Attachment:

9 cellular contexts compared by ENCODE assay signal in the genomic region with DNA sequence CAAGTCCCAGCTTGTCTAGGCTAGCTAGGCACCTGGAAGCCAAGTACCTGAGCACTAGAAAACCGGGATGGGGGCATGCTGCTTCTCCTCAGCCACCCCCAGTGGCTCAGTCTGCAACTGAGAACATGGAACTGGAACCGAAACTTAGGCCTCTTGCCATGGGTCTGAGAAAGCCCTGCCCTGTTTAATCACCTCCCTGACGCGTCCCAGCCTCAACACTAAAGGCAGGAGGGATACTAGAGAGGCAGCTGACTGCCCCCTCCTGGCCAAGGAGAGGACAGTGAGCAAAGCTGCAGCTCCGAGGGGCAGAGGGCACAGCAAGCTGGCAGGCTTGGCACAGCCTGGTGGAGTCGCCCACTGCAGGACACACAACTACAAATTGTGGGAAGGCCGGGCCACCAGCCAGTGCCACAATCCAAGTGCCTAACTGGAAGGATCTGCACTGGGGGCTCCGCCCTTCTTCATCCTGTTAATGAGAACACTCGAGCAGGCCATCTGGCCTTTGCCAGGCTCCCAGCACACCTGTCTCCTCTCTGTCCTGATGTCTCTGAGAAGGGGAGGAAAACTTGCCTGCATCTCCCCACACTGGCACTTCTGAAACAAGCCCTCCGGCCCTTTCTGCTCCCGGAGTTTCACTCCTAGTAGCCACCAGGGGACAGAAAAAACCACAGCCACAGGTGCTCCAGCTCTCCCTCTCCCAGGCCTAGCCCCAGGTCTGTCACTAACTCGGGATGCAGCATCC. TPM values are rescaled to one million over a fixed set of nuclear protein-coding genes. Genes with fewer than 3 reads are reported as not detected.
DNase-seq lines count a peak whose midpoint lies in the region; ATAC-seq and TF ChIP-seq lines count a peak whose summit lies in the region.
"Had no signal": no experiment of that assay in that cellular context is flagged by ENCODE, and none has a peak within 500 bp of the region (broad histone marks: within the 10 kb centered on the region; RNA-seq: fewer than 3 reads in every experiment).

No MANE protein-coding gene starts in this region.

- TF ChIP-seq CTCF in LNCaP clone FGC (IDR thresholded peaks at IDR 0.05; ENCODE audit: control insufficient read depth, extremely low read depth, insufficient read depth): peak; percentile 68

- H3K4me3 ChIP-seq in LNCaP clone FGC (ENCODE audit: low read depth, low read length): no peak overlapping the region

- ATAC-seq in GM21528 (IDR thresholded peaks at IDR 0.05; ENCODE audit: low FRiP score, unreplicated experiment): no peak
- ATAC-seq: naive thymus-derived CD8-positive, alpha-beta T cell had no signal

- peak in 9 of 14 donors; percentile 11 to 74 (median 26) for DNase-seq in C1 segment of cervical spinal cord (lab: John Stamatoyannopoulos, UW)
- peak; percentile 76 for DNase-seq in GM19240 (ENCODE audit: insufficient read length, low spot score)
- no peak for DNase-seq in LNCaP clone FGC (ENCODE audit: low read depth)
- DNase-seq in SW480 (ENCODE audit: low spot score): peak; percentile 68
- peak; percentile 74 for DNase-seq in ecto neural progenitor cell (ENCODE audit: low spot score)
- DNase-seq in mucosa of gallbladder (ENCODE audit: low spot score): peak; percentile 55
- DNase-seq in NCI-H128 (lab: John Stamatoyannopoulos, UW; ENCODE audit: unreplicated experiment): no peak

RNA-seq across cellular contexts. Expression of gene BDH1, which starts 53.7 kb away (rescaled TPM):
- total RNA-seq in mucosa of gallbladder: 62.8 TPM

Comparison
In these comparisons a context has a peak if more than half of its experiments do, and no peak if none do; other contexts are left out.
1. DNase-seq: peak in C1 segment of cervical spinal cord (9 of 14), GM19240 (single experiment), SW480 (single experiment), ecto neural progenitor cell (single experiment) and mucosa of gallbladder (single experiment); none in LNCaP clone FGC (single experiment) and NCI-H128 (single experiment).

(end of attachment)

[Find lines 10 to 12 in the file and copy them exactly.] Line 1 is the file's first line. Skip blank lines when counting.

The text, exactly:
- peak; percentile 76 for DNase-seq in GM19240 (ENCODE audit: insufficient read length, low spot score)
- no peak for DNase-seq in LNCaP clone FGC (ENCODE audit: low read depth)
- DNase-seq in SW480 (ENCODE audit: low spot score): peak; percentile 68